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Editor’s note: This perspective from Darrin Hartness was originally published on June 1, 2020 as part of a message to Davidson County Community College faculty, staff, and students.

Monday, June 1, 2020, was the start of summer session at Davidson County Community College (DCCC). The first day of class is supposed to be one of excitement and anticipation for a fresh start. Instead, I found myself with a heavy heart, but I have hope for a better future!

The past several months have been consumed with challenges as a result of COVID-19, however, our students, faculty, and staff have persevered. Together, we are moving forward stronger as a campus community. 

While we have prepared and will continue to adjust to deliver high-quality instruction in the midst of a pandemic, the unrest across the country over the past few days has spilled into our local communities and forced us to face difficult realities. Racism is real. People are hurting. People are angry.

Conversation around every dinner table includes the tension we are experiencing in America right now. Some have chosen to vent their frustrations in peaceful protest, while others have chosen a path of violence and destruction that makes matters worse and destroys the property and lives of others. It is okay to be angry right now, but violence or hatred will only continue to erode and divide.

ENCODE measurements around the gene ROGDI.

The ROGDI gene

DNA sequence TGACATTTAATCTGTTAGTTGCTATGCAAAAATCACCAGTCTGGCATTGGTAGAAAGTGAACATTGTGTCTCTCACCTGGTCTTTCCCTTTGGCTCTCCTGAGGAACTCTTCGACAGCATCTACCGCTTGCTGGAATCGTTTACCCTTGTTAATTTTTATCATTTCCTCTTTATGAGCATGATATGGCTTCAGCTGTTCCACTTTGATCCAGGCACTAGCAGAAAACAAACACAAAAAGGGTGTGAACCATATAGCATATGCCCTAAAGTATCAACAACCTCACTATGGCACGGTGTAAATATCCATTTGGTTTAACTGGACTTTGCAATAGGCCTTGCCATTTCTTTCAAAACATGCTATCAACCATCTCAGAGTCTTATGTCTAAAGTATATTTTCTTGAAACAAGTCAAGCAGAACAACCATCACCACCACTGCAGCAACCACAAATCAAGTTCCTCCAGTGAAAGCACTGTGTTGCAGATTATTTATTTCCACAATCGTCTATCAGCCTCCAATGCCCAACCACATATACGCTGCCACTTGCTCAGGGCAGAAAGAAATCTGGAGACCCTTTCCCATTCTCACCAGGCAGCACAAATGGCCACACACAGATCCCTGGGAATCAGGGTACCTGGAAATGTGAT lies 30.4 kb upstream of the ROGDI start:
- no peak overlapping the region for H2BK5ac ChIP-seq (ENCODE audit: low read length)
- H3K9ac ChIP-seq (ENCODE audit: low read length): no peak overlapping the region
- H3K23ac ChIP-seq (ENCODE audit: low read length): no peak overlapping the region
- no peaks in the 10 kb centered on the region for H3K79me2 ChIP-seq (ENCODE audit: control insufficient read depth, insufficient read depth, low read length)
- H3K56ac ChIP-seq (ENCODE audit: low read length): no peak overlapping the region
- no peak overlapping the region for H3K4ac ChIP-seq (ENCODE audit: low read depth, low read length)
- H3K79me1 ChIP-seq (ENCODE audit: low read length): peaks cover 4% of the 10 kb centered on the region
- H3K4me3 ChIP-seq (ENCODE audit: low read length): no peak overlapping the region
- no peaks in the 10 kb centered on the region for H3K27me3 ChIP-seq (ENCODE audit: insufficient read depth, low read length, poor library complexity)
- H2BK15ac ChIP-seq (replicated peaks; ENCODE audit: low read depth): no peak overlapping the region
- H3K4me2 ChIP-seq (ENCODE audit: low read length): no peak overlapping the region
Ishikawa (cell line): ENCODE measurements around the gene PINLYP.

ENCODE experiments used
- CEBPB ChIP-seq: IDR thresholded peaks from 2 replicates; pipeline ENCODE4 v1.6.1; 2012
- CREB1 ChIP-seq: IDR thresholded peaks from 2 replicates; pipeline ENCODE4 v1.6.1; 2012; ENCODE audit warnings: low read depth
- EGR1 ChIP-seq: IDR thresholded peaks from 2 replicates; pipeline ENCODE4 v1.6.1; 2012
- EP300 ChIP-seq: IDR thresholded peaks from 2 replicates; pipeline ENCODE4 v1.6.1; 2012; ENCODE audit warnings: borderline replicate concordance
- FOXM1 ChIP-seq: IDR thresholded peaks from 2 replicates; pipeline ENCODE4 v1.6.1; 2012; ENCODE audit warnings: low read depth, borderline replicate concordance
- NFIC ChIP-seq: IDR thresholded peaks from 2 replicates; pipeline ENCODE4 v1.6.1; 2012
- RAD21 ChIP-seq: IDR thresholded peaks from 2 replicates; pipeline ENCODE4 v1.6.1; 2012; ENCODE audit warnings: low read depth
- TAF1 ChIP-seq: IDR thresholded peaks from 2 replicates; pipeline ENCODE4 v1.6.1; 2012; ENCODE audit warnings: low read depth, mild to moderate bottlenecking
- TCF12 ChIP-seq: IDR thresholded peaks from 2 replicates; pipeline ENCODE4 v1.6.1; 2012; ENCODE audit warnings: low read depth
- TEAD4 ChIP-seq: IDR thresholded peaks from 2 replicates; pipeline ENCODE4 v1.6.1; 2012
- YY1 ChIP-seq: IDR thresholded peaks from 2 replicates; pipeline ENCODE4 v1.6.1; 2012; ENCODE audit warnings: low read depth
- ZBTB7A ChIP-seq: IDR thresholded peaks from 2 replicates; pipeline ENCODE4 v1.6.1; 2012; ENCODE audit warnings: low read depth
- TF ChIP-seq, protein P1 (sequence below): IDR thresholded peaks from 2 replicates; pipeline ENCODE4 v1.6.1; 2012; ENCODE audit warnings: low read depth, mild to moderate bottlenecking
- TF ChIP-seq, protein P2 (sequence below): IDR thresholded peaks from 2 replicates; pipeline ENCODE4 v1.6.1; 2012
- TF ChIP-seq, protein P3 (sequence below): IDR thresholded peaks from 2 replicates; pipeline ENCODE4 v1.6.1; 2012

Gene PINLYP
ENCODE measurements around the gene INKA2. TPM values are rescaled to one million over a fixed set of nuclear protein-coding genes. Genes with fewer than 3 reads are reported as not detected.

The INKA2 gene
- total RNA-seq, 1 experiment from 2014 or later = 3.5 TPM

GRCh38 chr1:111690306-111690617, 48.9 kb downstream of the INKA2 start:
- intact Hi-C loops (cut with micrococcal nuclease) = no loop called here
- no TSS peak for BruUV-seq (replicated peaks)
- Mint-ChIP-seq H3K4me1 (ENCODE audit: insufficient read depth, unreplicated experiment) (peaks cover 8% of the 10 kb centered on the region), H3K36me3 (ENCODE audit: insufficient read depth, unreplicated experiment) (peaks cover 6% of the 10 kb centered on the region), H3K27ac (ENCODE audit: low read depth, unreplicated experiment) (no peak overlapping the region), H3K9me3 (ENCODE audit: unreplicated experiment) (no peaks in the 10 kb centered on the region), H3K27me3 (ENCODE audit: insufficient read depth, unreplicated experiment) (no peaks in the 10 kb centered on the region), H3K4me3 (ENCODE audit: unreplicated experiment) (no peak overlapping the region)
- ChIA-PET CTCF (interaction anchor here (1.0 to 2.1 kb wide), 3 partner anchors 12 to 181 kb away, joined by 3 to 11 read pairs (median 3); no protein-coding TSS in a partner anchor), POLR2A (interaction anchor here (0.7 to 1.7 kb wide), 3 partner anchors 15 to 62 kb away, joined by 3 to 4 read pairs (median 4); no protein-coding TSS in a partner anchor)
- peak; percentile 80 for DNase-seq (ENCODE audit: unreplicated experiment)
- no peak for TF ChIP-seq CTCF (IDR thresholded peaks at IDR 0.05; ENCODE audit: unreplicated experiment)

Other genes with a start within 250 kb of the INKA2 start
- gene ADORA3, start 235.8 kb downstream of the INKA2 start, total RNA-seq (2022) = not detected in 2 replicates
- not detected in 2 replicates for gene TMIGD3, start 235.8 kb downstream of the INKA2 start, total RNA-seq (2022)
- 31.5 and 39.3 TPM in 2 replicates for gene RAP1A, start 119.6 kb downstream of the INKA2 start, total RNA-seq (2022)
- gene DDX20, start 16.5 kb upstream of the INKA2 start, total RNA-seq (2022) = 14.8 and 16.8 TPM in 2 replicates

The events of the past week have caused me to believe even more strongly that we can create a better place to live peacefully together with love and compassion towards one another. For there to be peace in a time of chaos, I am reminded of life lessons from my childhood that would serve us all well: stop and count to ten before reacting; take a deep breath and exhale slowly; do unto others as you would have them do unto you; and listen more and talk less.

George Floyd died on May 25, 2020, from circumstances that have become too frequent and too familiar. His murder, at the hands of a bad cop, was beyond tragic. The actions of this bad cop, and the actions and inactions by several around him, put a negative light on the hundreds of thousands of law enforcement officers who put their lives on the line each day for our safety, standing by their oath to protect and serve. This death and too many other similar circumstances have exposed continued racism and released anger and sorrow. Let’s not be like those who stood around and did nothing to stop George Floyd from dying!

As I have reflected on the events that began in Minneapolis last week, I cannot help but to also remember our Latino and Asian students and neighbors. The public health crisis has had a disproportionate effect on our Latino communities. Latinos have been unfairly profiled and Asian citizens in our country have been blamed for bringing the coronavirus to America. These accusations are hurtful and harmful to those targeted, lead to more mistrust and tension, and perpetuate racism. This pattern must not be tolerated.

Due to the coronavirus, I am wearing a mask in public places. I wear a mask not to protect myself, but to protect others in case I am carrying the virus. I see many people choose to ignore the advice of our medical professionals, while many others show their neighbors that they care. When you see someone wearing a mask, think of that person as one who puts others first, and just maybe that mask can be a symbolic reminder for us all to talk less and listen more.